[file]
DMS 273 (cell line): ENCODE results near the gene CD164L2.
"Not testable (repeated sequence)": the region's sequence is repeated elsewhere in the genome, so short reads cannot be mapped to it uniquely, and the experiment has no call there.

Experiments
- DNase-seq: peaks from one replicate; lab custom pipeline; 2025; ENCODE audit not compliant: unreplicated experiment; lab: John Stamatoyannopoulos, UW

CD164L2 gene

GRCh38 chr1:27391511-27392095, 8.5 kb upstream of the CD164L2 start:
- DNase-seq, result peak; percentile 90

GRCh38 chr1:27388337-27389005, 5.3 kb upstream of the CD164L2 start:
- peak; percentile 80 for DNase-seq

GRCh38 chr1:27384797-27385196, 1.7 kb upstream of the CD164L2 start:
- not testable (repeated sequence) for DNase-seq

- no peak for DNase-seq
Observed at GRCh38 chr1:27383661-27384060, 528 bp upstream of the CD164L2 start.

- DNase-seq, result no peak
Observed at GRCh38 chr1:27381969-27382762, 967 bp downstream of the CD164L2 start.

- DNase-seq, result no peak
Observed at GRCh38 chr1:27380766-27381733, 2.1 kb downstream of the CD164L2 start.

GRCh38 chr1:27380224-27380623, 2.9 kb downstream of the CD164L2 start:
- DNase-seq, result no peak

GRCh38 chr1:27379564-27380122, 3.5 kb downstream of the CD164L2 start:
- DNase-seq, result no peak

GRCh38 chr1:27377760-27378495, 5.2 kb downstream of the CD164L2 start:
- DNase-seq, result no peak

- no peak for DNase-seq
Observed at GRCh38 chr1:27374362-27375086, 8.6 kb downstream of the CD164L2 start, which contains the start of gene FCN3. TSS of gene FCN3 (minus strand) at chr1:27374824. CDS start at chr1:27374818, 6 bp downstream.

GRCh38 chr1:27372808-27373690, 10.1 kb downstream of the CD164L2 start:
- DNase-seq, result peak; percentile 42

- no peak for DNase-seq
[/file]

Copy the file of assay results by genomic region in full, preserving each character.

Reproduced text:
DMS 273 (cell line): ENCODE results near the gene CD164L2.
"Not testable (repeated sequence)": the region's sequence is repeated elsewhere in the genome, so short reads cannot be mapped to it uniquely, and the experiment has no call there.

Experiments
- DNase-seq: peaks from one replicate; lab custom pipeline; 2025; ENCODE audit not compliant: unreplicated experiment; lab: John Stamatoyannopoulos, UW

CD164L2 gene

GRCh38 chr1:27391511-27392095, 8.5 kb upstream of the CD164L2 start:
- DNase-seq, result peak; percentile 90

GRCh38 chr1:27388337-27389005, 5.3 kb upstream of the CD164L2 start:
- peak; percentile 80 for DNase-seq

GRCh38 chr1:27384797-27385196, 1.7 kb upstream of the CD164L2 start:
- not testable (repeated sequence) for DNase-seq

- no peak for DNase-seq
Observed at GRCh38 chr1:27383661-27384060, 528 bp upstream of the CD164L2 start.

- DNase-seq, result no peak
Observed at GRCh38 chr1:27381969-27382762, 967 bp downstream of the CD164L2 start.

- DNase-seq, result no peak
Observed at GRCh38 chr1:27380766-27381733, 2.1 kb downstream of the CD164L2 start.

GRCh38 chr1:27380224-27380623, 2.9 kb downstream of the CD164L2 start:
- DNase-seq, result no peak

GRCh38 chr1:27379564-27380122, 3.5 kb downstream of the CD164L2 start:
- DNase-seq, result no peak

GRCh38 chr1:27377760-27378495, 5.2 kb downstream of the CD164L2 start:
- DNase-seq, result no peak

- no peak for DNase-seq
Observed at GRCh38 chr1:27374362-27375086, 8.6 kb downstream of the CD164L2 start, which contains the start of gene FCN3. TSS of gene FCN3 (minus strand) at chr1:27374824. CDS start at chr1:27374818, 6 bp downstream.

GRCh38 chr1:27372808-27373690, 10.1 kb downstream of the CD164L2 start:
- DNase-seq, result peak; percentile 42

- no peak for DNase-seq